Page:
When it was first published in France in 1997, Le livre noir du Communisme touched off a storm of controversy that continues to rage today. Even some of his contributors shied away from chief editor Stéphane Courtois''s conclusion that Communism, in all its many forms, was morally no better than Nazism; the two totalitarian systems, Courtois argued, were far better at killing than at governing, as the world learned to its sorrow.
Communism did kill, Courtois and his fellow historians demonstrate, with ruthless efficiency: 25 million in Russia during the Bolshevik and Stalinist eras, perhaps 65 million in China under the eyes of Mao Zedong, 2 million in Cambodia, millions more Africa, Eastern Europe, and Latin America--an astonishingly high toll of victims. This freely expressed penchant for homicide, Courtois maintains, was no accident, but an integral trait of a philosophy, and a practical politics, that promised to erase class distinctions by erasing classes and the living humans that populated them. Courtois and his contributors document Communism''s crimes in numbing detail, moving from country to country, revolution to revolution. The figures they offer will likely provoke argument, if not among cliometricians then among the ideologically inclined. So, too, will Courtois''s suggestion that those who hold Lenin, Trotsky, and Ho Chi Minh in anything other than contempt are dupes, witting or not, of a murderous school of thought--one that, while in retreat around the world, still has many adherents. A thought-provoking work of history and social criticism, The Black Book of Communism fully merits the broadest possible readership and discussion. --Gregory McNamee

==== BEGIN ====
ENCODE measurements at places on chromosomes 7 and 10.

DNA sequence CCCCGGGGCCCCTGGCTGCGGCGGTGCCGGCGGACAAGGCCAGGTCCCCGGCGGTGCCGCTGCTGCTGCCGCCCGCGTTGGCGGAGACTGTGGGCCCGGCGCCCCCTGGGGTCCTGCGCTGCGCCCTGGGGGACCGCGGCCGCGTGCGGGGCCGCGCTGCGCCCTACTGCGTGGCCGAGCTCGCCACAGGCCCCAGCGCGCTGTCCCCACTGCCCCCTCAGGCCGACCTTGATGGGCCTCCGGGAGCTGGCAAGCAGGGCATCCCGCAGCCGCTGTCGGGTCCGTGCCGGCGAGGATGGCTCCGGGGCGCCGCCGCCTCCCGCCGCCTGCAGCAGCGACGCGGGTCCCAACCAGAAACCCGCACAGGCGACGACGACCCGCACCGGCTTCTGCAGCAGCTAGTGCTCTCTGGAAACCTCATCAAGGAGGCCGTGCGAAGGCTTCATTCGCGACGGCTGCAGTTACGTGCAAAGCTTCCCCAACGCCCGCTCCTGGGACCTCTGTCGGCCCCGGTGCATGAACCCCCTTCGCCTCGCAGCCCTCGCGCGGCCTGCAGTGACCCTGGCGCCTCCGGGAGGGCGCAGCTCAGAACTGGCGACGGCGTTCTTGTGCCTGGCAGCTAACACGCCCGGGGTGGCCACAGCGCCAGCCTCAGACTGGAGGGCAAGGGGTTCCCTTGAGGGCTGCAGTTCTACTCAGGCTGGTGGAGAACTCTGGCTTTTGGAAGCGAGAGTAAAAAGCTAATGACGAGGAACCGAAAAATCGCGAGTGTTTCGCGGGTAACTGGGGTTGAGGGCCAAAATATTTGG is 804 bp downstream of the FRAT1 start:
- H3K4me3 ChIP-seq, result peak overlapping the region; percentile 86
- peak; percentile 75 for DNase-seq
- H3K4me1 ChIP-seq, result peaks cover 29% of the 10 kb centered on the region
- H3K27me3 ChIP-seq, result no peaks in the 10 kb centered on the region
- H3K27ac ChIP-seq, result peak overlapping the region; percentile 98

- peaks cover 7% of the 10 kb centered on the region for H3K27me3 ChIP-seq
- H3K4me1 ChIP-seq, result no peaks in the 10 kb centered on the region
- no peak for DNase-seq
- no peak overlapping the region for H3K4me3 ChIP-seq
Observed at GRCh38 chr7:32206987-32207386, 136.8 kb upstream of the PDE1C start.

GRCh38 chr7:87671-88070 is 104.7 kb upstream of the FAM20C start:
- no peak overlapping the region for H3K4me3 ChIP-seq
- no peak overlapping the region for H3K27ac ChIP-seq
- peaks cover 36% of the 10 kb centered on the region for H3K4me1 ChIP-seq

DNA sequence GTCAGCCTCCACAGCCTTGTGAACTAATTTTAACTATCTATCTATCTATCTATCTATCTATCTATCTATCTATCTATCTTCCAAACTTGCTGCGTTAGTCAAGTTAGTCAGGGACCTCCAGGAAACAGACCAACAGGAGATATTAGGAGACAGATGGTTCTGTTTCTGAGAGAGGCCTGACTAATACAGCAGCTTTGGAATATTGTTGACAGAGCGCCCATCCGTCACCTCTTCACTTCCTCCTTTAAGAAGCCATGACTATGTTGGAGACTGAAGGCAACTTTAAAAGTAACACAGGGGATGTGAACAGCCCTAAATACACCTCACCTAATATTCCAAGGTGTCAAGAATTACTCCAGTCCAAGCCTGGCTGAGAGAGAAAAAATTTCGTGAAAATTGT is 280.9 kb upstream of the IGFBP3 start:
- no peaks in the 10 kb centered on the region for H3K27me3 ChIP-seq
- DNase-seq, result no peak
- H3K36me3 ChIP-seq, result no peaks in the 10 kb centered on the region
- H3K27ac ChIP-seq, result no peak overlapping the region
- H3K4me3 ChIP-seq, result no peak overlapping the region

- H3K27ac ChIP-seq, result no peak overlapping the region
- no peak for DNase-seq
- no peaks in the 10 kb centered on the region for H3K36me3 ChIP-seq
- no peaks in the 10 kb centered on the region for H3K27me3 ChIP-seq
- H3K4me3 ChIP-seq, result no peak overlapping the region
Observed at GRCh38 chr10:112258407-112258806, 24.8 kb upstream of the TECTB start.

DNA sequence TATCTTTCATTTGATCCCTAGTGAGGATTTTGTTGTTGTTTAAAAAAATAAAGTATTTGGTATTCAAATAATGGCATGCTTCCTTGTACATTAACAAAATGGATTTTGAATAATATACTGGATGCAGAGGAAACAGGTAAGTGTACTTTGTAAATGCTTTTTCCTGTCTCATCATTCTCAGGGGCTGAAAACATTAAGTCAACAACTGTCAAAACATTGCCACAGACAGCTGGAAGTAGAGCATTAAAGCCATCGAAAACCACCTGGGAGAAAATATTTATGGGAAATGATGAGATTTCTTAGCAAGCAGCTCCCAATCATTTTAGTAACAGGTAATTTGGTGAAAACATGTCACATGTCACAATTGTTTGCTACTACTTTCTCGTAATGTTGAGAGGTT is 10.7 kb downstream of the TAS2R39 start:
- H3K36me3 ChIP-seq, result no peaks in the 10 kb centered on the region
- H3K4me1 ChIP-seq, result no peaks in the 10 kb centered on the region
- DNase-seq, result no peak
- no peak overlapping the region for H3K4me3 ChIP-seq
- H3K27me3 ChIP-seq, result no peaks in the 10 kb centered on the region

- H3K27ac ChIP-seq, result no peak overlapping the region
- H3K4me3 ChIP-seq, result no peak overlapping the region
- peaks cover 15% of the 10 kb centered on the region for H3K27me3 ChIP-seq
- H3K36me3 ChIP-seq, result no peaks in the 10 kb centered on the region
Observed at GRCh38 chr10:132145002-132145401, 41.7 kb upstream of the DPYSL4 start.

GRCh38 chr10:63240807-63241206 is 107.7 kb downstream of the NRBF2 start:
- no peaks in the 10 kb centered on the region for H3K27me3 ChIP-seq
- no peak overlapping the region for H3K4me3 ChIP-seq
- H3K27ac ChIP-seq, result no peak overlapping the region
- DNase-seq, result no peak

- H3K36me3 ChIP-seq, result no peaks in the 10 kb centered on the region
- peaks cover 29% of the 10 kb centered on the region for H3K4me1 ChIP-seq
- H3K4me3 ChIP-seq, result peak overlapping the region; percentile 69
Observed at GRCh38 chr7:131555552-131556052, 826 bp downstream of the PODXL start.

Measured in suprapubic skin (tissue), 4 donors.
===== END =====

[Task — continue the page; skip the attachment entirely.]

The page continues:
Already famous throughout Europe, this international bestseller plumbs recently opened archives in the former Soviet bloc to reveal the actual, practical accomplishments of Communism around the world: terror, torture, famine, mass deportations, and massacres. Astonishing in the sheer detail it amasses, the book is the first comprehensive attempt to catalogue and analyze the crimes of Communism over seventy years. "Revolutions, like trees, must be judged by their fruit," Ignazio Silone wrote, and this is the standard the authors apply to the Communist experience-in the China of "the Great Helmsman," Kim Il Sung''s Korea, Vietnam under "Uncle Ho" and Cuba under Castro, Ethiopia under Mengistu, Angola under Neto, and Afghanistan under Najibullah. The authors, all distinguished scholars based in Europe, document Communist crimes against humanity, but also crimes against national and universal culture, from Stalin''s destruction of hundreds of churches in Moscow to Ceausescu''s leveling of the historic heart of Bucharest to the widescale devastation visited on Chinese culture by Mao''s Red Guards. As the death toll mounts-as many as 25 million in the former Soviet Union, 65 million in China, 1.7 million in Cambodia, and on and on-the authors systematically show how and why, wherever the millenarian ideology of Communism was established, it quickly led to crime, terror, and repression. An extraordinary accounting, this book amply documents the unparalleled position and significance of Communism in the hierarchy of violence that is the history of the twentieth century.
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